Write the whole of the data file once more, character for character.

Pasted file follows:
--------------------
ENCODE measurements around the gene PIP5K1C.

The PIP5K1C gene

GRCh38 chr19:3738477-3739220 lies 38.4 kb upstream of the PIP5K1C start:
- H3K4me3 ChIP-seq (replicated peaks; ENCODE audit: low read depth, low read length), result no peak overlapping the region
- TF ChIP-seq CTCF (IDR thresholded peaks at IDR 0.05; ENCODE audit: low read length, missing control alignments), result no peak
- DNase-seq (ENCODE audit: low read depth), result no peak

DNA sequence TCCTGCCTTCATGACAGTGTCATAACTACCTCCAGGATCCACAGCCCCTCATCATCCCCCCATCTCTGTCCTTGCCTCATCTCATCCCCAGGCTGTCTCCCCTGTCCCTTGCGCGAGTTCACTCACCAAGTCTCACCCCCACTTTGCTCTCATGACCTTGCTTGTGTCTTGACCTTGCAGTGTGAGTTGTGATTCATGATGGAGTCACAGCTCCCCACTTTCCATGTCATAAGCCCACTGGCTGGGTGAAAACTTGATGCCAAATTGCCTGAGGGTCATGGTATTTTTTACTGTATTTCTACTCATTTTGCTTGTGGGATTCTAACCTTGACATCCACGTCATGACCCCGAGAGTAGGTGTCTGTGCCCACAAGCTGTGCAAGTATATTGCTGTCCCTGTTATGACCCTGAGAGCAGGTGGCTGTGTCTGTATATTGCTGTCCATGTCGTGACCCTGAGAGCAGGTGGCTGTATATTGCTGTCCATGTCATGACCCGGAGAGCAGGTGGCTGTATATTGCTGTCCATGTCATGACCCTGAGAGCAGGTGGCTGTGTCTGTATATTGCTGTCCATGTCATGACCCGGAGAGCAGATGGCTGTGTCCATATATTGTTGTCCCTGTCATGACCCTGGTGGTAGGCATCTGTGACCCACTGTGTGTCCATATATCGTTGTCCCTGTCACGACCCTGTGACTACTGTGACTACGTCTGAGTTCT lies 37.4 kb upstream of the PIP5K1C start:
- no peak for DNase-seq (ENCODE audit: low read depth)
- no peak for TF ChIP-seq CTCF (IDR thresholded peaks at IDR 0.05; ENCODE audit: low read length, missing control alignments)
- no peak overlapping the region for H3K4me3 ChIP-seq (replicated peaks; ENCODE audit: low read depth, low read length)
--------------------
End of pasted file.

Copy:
ENCODE measurements around the gene PIP5K1C.

The PIP5K1C gene

GRCh38 chr19:3738477-3739220 lies 38.4 kb upstream of the PIP5K1C start:
- H3K4me3 ChIP-seq (replicated peaks; ENCODE audit: low read depth, low read length), result no peak overlapping the region
- TF ChIP-seq CTCF (IDR thresholded peaks at IDR 0.05; ENCODE audit: low read length, missing control alignments), result no peak
- DNase-seq (ENCODE audit: low read depth), result no peak

DNA sequence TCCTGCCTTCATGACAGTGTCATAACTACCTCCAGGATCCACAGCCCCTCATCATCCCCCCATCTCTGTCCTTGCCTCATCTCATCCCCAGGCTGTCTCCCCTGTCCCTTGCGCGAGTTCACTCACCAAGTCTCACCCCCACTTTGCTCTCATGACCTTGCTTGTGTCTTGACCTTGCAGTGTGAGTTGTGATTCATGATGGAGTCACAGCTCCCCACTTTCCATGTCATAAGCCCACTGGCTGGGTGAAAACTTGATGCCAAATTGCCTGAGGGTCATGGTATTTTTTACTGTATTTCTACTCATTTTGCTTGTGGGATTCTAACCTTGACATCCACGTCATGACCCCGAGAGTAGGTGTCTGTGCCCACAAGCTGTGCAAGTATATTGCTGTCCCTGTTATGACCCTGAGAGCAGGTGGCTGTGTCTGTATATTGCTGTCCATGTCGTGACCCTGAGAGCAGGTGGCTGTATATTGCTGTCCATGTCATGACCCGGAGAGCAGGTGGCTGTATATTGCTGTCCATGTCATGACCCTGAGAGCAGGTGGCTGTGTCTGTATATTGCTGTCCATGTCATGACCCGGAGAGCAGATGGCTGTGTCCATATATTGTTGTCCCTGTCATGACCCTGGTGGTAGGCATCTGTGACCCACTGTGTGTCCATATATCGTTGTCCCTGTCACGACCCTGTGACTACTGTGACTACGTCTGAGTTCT lies 37.4 kb upstream of the PIP5K1C start:
- no peak for DNase-seq (ENCODE audit: low read depth)
- no peak for TF ChIP-seq CTCF (IDR thresholded peaks at IDR 0.05; ENCODE audit: low read length, missing control alignments)
- no peak overlapping the region for H3K4me3 ChIP-seq (replicated peaks; ENCODE audit: low read depth, low read length)